The test program also developed experiments at the Horia Hulubei national institute for R and D in physics and nuclear engineering-IFIN-HH, in the gamma irradiation chamber 5000 with 60-Co circular distributed sources. The details are presented in the paper . The measured radiation flow was 4.7 kGy/h. Five consecutive test cycles (Table 3) were programmed to provide a full irradiation dose of 23.5 kGy. The premise of the calculations was as follows: (a) the estimated complete dose for a mission on Mars is 110 mGy/year, which means a dose of about 15 μGy/h; (b) the highest absorbed doses determined by the Pioneer probes 10 and 11 were 15 kGy, and 4.3 kGy, respectively. Consequently, the dose rate determined by the gamma 5000 irradiation chamber has been considered as acceptable. The absorbed dose of 23.5 kGy corresponded to 5 h exposure at the measured dose of 4.7 kGy/h. The usual vacuum in the outer space is 10−14 Pa. Vacuum pressures below 10−1 Pa were obtained by using a tritium manifold, a high-vacuum plant containing a vacuum pump type TSH-171E Pfeiffer, and pressure vacuum controllers type TPG 262 Pfeiffer.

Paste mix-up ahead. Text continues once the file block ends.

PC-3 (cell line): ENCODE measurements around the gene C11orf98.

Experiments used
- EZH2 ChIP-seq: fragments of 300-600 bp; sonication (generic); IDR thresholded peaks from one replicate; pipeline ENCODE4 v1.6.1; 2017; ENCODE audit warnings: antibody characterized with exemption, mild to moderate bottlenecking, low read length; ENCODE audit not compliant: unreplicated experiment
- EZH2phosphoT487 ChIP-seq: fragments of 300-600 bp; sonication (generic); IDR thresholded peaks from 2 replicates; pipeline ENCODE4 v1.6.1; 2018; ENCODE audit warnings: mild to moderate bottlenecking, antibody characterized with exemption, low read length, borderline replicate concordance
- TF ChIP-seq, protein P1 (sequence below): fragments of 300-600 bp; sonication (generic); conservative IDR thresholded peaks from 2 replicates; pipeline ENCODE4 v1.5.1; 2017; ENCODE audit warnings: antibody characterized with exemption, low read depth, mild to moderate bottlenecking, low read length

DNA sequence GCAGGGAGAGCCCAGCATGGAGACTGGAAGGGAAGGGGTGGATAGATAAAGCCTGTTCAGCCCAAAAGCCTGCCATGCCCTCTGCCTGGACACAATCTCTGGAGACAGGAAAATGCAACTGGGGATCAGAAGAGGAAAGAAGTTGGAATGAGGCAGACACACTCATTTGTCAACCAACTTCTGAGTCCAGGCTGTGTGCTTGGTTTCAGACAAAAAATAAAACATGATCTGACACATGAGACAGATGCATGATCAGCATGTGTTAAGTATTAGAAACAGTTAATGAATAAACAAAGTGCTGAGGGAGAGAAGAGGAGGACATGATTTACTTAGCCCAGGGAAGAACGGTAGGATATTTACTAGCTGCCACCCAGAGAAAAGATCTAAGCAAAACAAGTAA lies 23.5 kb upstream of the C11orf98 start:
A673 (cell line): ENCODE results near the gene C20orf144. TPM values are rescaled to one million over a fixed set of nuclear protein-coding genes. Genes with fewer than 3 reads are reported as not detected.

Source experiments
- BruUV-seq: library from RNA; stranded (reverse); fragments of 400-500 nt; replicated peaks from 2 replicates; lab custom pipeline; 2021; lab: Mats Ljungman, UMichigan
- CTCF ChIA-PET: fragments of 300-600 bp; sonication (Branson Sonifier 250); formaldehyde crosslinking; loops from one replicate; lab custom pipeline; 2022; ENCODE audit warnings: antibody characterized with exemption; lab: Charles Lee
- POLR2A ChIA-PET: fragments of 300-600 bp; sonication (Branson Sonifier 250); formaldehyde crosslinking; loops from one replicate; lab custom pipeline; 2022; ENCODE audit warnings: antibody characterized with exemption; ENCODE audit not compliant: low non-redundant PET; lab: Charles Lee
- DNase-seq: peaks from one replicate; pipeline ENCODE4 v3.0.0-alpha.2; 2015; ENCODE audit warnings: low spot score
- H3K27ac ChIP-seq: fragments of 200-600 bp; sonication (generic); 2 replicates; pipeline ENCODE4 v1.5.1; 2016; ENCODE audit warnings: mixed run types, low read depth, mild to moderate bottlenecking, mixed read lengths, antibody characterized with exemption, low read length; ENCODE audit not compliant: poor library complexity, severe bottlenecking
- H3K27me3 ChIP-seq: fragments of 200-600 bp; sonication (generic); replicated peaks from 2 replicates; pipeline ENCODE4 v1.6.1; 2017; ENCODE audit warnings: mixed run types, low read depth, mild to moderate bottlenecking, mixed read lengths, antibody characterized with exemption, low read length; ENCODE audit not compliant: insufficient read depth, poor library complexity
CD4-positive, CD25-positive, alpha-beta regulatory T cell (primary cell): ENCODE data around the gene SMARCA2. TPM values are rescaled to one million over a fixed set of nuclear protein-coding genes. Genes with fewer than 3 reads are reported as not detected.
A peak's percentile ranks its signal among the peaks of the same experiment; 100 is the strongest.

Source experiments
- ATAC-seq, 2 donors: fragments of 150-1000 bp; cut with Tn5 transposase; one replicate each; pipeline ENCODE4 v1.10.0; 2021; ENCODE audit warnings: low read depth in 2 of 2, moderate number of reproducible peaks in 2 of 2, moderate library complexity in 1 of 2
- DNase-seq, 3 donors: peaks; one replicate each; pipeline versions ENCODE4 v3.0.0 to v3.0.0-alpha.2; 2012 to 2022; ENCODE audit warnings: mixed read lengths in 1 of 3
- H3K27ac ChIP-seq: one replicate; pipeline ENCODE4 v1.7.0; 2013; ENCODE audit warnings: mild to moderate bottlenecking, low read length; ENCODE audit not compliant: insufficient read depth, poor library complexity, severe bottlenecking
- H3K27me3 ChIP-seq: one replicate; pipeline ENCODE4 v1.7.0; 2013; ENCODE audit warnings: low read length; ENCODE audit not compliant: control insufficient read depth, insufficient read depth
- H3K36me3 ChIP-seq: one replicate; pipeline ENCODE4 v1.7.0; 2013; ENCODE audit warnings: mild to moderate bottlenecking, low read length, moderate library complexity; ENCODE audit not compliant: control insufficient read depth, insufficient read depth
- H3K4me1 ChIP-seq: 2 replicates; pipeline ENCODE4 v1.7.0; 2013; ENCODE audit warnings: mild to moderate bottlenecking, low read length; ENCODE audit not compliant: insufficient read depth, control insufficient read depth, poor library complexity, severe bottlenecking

A reference database is created at the beginning of the tests; for example, see Figure 6. The strategy of the program was that, in the first stage of tests, the PWASs and DSs were tested using simultaneous environmental factors that are specific to outer space, see Figure 7, the case of disc specimen 127 . Then, to characterize the influence of each factor on the EMIS signature, in the second phase the tests were developed with harsh environmental factors acting successively instead of simultaneously , see Table 4.
The effects of harsh environment on PWAS. After performing the tests according to the protocols in Tables 2 and 3, it is noted that the resonance frequencies on the EMIS PWAS graphs are constantly moving from left to right when temperatures drop from high (+150°C) to cryogenic values (−70°C), as shown in Figure 8a. After completion of the tests at extreme temperatures, measurements were again made at RT.